Delhi nursery admissions: New rules leave private schools fuming by Shruti Dhapola Dec 23, 2013 #Delhi admissions #Delhi school admissions #Delhi schools #NewsTracker #Nursery Admissions inShare 1 CommentEmailPrint New Delhi: It’s admission season for Delhi’s nursery schools and the new guidelines by the Lieutenant Governor of Delhi Najeeb Jung have left the private schools fuming. Under the new guidelines, the 20 percent management quota has been scrapped and the admission criteria has been made uniform across all schools. One of the key points that the private schools are upset about is the 70 percent weightage that will be given to the neighbourhood factor while selecting students. Neighbourhood has been defined as areas within a 6 kilometre radius of a school. The 6-km radius issue has raised concerns given that not all parts of Delhi have good schools spread across. Areas such as Chhattarpur, Sarita Vihar, Okhla, Sainik Farms, West Delhi, Model Town, etc have limited schools. Representational image. Agencies. Representational image. Agencies. While schools are up in arms against the guidelines, not everyone feels that it is a bad deal for the parents. With the management quota gone and an emphasis on neighbourhood principle, many feel that this is a step in the right direction. Kusum Sachdeva, mother of a three-year-old boy who is applying for admissions this year is happy with the guidelines. She says, “I am quite happy with this six-kilometre radius rule. I have a number of schools to choose from in West Delhi. I will apply in around 12 to 14 schools and even in some schools beyond 6 the kilometre radius, although the chances out there are less.” She also happy that the management quota is gone. “Schools are upset because it has been removed, but for us this means 15 percent more seats. I am hopeful of getting my son admitted into a school of my choice thanks to the guidelines,” she says. According to Sumit Vohra, who runs the portal admissionnursery.com, parents are pleased with the overall guidelines. He tells us, “According to the earlier guidelines, schools would have random point systems, some would give marks based on whether you drank alcohol, ate non-vegetarian food or not. Now with this system no school can set up random rules for admission. Also with the removal of the management quota, there will be 20 percent more seats available for general students. Schools can’t just demand donations anymore now.” But he too concedes that the six-kilometre rule is likely to leave many unhappy and says, “Sure the system could have been better. Parents in far-flung areas are definitely not happy with this six-km rule. Perhaps a 10-km rule would have been better but even then problems would have existed.” Vohra feels that guidelines also uphold the spirit of the RTE act and says, “They are at par with RTE. Before this the schools were discriminating against parents, students. Now with a uniform system they can’t do the same.” Ambrish Rai, who is the convenor for the RTE forum, says the decision to get rid of the management quota is an excellent one. He points out, “We have been demanding it for some time and it’s good that the government has removed it. We had seen that in nursery admissions, there were a lot of malpractices when it came to the management quota. The schools would fix their own people in the process.” Rai also approves of the neighbourhood principle saying that, “This is a good rule. Earlier parents who were living close by would be denied admission rights due to management quota, donation system, etc. Now the schools can’t do the same. Schools are given cheaper land, etc. At least people in the neighbourhood should get access to them.” Ashok Agarwal, lawyer and RTE activist, too points out that the management quota was nothing but a tool ready to be misused by the schools. He says, “Management quota was giving total discretion to schools and their governing bodies. It was depriving children of a much-needed seat. All these seats were sold out.” As far as the guidelines of the six km radius are concerned, he says it needs to be viewed from the perspective of children as well and not just parents or schools. He says, “All across the world, neighbourhood is the universal criteria for sending children to school. Under RTE, the guidelines says that primary school has to be within one kilometre radius, and in fact here in the Delhi government has extended it to six kilometre. The guidelines are based according to needs of the children and not parents or schools. At times parents may want to send their child to a school 50 km away, but that’s not fair to the child.” ALSO SEE Nusery school admissions: SC refuses to stay Delhi HC order Kejriwal launches helpline, website to ease nursery admission process Nursery admissions: AAP's first big test on education reform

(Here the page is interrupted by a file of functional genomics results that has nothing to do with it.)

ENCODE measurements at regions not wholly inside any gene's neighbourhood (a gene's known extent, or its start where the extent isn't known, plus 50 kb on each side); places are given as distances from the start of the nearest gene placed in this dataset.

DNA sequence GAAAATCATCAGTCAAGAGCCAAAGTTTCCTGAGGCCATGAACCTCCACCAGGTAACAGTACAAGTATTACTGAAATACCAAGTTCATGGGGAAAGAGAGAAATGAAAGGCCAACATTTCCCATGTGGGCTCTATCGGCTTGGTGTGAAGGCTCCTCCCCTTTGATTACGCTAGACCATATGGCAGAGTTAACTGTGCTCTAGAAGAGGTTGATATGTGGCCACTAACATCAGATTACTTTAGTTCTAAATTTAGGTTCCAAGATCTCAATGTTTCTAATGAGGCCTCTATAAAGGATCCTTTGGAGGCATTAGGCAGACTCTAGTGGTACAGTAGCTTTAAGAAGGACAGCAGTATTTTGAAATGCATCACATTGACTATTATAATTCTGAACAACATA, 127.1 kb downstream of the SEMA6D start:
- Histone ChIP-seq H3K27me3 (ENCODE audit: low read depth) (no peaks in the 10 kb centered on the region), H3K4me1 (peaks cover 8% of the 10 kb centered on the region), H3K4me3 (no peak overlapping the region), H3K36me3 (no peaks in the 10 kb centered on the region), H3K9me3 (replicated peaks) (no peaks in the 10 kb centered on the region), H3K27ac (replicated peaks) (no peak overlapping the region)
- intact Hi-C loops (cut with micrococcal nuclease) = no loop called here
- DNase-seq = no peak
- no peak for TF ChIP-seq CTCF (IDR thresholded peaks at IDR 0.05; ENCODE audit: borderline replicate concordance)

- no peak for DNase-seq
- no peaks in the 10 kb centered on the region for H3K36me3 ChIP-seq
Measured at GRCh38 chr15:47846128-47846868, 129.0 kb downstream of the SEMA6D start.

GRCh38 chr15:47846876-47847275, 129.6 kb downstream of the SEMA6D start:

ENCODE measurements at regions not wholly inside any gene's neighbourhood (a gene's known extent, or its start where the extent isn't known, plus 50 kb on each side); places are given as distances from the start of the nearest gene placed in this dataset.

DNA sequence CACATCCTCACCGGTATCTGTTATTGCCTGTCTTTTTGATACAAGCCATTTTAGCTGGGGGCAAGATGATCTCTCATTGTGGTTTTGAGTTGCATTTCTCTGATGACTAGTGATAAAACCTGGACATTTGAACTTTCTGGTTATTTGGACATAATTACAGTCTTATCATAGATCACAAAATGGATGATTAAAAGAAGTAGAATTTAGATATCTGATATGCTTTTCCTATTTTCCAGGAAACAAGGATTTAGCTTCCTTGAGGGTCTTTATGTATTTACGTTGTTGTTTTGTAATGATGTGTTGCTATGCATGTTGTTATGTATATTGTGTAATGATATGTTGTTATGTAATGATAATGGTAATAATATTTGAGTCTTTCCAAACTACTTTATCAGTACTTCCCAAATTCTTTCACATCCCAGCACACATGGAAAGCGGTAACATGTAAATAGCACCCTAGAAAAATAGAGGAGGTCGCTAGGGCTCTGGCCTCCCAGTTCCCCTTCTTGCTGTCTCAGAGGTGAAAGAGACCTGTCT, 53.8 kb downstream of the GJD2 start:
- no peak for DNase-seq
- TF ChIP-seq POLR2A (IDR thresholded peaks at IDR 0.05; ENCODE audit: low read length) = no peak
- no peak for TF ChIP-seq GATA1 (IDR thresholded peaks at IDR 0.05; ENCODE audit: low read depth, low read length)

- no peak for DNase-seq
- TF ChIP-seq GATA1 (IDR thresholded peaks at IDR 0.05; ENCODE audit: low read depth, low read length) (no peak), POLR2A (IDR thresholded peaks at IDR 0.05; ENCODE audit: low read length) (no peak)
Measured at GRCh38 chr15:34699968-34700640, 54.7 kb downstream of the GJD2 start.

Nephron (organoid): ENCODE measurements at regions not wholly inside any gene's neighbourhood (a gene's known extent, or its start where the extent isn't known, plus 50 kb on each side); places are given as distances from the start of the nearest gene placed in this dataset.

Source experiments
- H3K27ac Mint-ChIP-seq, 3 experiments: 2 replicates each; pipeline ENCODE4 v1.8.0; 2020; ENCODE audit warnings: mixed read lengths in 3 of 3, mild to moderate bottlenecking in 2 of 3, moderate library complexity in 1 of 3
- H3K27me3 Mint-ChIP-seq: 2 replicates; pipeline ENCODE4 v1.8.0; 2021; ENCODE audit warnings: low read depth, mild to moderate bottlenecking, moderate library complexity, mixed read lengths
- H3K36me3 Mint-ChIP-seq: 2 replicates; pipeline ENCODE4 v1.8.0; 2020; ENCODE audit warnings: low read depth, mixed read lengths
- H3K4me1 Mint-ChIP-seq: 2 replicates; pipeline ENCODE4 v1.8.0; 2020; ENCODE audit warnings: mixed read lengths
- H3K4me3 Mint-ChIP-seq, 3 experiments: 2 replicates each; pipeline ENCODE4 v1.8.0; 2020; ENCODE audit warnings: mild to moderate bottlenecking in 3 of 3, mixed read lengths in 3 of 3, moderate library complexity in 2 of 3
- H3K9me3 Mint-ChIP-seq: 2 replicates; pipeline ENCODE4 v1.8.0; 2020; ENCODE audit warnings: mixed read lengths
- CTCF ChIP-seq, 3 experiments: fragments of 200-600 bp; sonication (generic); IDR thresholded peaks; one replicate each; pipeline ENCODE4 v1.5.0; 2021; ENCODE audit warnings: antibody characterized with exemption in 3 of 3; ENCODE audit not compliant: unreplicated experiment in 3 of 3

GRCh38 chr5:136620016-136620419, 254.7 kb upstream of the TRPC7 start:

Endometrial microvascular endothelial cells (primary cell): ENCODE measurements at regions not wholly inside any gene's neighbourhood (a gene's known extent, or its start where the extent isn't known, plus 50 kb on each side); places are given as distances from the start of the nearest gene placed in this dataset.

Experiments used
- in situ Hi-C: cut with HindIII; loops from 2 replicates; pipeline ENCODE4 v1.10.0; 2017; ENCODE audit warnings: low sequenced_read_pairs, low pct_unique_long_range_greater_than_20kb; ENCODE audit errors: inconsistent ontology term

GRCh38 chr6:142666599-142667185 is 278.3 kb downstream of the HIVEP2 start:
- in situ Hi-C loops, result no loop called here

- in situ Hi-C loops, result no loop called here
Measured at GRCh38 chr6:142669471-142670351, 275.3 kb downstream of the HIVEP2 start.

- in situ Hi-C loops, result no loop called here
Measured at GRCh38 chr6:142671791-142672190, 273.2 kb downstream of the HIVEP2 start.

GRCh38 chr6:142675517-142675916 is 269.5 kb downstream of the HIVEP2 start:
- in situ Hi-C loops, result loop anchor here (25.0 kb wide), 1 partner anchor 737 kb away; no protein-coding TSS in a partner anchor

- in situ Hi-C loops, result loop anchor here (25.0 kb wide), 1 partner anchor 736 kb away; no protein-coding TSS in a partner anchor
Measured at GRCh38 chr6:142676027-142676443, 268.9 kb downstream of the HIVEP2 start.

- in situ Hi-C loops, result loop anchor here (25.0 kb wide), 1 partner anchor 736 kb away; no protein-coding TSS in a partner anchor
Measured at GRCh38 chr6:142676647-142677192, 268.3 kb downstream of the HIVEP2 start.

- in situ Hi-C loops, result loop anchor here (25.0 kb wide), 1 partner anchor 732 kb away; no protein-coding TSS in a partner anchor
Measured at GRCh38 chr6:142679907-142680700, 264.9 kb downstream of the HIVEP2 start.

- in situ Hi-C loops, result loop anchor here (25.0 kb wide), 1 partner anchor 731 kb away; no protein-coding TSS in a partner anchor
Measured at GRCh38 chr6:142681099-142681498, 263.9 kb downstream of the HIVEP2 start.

Read more at: http://www.firstpost.com/delhi/delhi-nursery-admissions-new-rules-leave-private-schools-fuming-1302507.html?utm_source=ref_article